Kohl’s and Walmart Fined $5.5 Million for Marketing Law Violations - Klein Moynihan Turco LLP

Kohl’s and Walmart Fined $5.5 Million for Marketing Law Violations

On April 8, 2022, Kohl’s and Walmart were fined for violating federal marketing laws, resulting from a Federal Trade Commission (“FTC”) investigation alleging that the businesses had: 1) falsely marketed dozens of rayon textile products as being made of bamboo; and 2) misleadingly claimed that such “bamboo-derived” textiles were made using ecofriendly processes. In reality, the process of converting bamboo into rayon requires the use of toxic chemicals and creates hazardous pollutants. Pursuant to the Federal Trade Commission Act (“FTC Act”), and the FTC’s Penalty Offense Authority, Kohl’s and Walmart were ordered to stop making deceptive green marketing claims and to pay penalties, totaling $5.5 million. 

The underlying allegations against Kohl’s and Walmart should serve as a cautionary tale to those in the marketing industry. Specifically, if businesses want to promote their products as ecofriendly, they may face serious penalties if those claims turn out to be false.

Marketing Law Violations and the FTC

Pursuant to the FTC Act, the FTC is authorized to investigate false advertising and deceptive practices for the purpose of preventing businesses from misleading the consuming public. According to the FTC Act, false advertising occurs when businesses make misleading, deceptive, or plainly false claims about a particular product or service. Claims may be misleading if they imply something that is untrue (e.g., product materials) or leave out relevant information. Businesses that engage in false advertising often face serious consequences when investigated, including up to $43,792 in fines per violation.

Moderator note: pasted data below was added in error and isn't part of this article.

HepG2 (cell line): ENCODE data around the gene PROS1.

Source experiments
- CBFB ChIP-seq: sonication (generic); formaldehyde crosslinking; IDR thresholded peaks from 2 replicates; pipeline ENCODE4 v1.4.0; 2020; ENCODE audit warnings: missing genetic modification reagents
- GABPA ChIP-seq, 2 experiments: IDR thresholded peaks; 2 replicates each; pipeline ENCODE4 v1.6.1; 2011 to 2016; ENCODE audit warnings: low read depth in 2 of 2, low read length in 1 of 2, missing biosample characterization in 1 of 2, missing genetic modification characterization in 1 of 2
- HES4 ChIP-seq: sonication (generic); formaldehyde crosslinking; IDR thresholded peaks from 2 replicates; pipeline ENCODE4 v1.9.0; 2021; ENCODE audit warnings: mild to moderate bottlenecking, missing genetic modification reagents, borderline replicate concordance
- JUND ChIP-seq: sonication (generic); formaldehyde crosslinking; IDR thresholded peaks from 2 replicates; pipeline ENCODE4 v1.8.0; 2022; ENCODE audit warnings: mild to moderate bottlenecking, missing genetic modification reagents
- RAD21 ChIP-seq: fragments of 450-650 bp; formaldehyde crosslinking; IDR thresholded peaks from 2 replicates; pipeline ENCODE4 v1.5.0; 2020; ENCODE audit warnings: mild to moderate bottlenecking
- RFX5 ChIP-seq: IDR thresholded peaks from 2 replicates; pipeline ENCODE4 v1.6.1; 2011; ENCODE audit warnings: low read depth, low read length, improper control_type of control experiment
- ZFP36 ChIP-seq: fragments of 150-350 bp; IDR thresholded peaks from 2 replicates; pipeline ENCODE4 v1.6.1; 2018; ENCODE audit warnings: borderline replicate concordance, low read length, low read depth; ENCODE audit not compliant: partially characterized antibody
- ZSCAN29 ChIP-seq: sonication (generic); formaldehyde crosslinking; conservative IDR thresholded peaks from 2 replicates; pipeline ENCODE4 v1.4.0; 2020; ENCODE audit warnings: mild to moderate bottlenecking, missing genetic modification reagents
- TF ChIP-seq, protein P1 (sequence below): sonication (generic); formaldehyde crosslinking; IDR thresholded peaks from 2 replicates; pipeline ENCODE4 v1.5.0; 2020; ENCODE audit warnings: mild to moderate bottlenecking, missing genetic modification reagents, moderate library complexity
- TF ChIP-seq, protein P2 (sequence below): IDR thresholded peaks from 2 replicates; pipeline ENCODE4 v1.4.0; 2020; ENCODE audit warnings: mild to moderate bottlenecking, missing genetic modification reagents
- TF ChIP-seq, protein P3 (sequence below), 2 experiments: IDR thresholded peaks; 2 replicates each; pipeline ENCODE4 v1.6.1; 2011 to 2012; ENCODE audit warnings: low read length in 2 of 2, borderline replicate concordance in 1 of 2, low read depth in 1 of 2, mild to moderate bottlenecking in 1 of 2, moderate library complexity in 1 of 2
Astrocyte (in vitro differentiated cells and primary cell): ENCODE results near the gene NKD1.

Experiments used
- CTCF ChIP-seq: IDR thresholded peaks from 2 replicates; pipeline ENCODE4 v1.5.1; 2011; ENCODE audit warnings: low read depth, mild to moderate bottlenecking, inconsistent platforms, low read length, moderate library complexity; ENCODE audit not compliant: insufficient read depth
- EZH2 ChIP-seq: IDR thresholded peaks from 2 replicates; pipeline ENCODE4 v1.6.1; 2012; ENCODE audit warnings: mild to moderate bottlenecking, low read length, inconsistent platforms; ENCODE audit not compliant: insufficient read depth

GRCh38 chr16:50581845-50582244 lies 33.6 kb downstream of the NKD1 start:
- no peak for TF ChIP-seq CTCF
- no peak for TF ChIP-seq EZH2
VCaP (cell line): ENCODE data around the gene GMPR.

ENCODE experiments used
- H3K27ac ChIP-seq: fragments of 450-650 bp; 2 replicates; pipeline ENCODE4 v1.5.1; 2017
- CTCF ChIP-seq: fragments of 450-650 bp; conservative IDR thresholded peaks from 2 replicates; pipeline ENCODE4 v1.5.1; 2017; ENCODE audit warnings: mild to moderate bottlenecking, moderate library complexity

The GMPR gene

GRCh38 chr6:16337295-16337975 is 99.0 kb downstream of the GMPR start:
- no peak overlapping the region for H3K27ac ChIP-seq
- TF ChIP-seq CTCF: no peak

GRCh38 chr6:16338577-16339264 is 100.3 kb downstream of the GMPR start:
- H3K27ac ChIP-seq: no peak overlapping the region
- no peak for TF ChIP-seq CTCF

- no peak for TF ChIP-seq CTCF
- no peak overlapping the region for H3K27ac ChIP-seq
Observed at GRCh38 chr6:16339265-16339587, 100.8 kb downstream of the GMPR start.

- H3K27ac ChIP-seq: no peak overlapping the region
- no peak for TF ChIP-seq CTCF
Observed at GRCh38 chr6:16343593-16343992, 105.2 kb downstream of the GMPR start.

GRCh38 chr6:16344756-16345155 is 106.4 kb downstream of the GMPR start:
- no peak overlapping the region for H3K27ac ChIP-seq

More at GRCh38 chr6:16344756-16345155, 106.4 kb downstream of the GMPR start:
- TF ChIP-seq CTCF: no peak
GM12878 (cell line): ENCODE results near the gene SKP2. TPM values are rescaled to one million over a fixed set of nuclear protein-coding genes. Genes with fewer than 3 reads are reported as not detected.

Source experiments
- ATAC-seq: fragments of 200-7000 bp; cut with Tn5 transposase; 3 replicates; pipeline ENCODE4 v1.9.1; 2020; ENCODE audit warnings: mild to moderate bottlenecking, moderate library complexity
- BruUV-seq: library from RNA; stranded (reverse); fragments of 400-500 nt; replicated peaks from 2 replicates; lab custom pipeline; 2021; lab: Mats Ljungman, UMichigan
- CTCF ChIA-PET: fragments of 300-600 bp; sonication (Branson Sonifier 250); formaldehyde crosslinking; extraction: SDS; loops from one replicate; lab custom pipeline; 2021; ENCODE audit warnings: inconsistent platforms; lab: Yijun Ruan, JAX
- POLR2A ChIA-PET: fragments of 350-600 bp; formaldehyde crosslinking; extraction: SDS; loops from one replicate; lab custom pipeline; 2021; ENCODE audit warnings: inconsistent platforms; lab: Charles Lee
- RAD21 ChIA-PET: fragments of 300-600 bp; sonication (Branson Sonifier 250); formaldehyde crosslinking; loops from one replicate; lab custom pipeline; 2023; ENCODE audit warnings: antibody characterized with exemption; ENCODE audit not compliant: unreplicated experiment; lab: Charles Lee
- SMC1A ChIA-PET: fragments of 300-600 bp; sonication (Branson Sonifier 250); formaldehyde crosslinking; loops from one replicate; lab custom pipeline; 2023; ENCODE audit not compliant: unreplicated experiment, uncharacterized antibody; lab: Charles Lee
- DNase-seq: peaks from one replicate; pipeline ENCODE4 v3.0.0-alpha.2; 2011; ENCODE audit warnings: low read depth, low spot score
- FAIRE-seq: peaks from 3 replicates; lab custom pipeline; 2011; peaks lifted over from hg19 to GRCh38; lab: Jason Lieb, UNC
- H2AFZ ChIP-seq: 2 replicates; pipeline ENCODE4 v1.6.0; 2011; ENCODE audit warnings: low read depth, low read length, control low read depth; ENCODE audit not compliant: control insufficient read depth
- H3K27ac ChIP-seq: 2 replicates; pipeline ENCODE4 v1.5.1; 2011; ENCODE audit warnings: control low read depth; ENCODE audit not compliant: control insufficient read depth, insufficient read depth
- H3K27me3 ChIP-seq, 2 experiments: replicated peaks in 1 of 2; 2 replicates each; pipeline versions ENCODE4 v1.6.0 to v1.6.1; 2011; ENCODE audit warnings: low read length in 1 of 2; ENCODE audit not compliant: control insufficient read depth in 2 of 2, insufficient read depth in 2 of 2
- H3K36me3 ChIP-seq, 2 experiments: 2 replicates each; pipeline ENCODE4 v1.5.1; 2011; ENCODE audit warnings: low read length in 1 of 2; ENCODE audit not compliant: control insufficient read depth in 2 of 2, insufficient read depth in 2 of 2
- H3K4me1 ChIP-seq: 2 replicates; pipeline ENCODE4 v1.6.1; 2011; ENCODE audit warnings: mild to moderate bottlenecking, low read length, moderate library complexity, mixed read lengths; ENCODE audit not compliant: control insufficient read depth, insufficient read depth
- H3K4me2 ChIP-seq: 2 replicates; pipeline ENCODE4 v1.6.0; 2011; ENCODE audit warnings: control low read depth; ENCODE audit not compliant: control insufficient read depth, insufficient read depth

Here, the FTC claims that Kohl’s and Walmart had falsely marketed products as being made of “bamboo” when they were actually made of “rayon textile derived from bamboo.” In addition, the FTC alleged that the businesses had misleadingly advertised that such “bamboo-derived” textiles were made using ecofriendly processes, when, in fact, such processes may be harmful to the environment.

False Environmental Claim Repercussions 

According to the settlement agreements, Kohl’s and Walmart must cease any and all publication of their deceptive environment-friendly claims. Unless they can prove so, the retailers must stop claiming that their products are made of bamboo and are ecofriendly (i.e., “claiming that [they are] produced free of harmful chemicals, using non-toxic materials, or in a way that is safe for the environment or non-polluting, or has any other environmental benefits”). In addition, Kohl’s and Walmart are required to pay penalties of $2.5 million and $3 million, respectively (the largest penalties for such violations to date).

Given these risks, it is always best to obtain guidance from experienced marketing attorneys before launching any eco-conscious advertising campaigns. If you are interested in learning more about this topic or need to review your marketing practices and procedures, please email us at info@kleinmoynihan.com, or call us at (212) 246-0900.

The material contained herein is provided for information purposes only and is not legal advice, nor is it a substitute for obtaining legal advice from an attorney.  Each situation is unique, and you should not act or rely on any information contained herein without seeking the advice of an experienced attorney.

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Photo by Andreea Pop on Unsplash

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David Klein

David Klein is one of the most recognized attorneys in the technology, Internet marketing, sweepstakes, and telecommunications fields. Skilled at counseling clients on a broad range of technology-related matters, David Klein has substantial experience in negotiating and drafting complex licensing, marketing and Internet agreements.

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